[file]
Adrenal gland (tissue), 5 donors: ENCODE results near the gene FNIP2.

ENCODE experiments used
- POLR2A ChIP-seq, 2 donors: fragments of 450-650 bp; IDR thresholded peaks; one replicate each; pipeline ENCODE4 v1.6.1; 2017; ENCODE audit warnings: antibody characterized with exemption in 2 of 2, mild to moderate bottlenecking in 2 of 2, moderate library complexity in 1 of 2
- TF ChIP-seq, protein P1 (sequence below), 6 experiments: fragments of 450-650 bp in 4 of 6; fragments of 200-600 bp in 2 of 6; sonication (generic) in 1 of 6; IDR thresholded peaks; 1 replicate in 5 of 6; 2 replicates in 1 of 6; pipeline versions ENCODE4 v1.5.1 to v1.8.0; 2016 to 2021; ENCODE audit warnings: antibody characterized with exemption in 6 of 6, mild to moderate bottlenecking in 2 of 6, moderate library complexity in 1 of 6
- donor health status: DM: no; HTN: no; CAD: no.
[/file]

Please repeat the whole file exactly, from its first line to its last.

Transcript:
Adrenal gland (tissue), 5 donors: ENCODE results near the gene FNIP2.

ENCODE experiments used
- POLR2A ChIP-seq, 2 donors: fragments of 450-650 bp; IDR thresholded peaks; one replicate each; pipeline ENCODE4 v1.6.1; 2017; ENCODE audit warnings: antibody characterized with exemption in 2 of 2, mild to moderate bottlenecking in 2 of 2, moderate library complexity in 1 of 2
- TF ChIP-seq, protein P1 (sequence below), 6 experiments: fragments of 450-650 bp in 4 of 6; fragments of 200-600 bp in 2 of 6; sonication (generic) in 1 of 6; IDR thresholded peaks; 1 replicate in 5 of 6; 2 replicates in 1 of 6; pipeline versions ENCODE4 v1.5.1 to v1.8.0; 2016 to 2021; ENCODE audit warnings: antibody characterized with exemption in 6 of 6, mild to moderate bottlenecking in 2 of 6, moderate library complexity in 1 of 6
- donor health status: DM: no; HTN: no; CAD: no.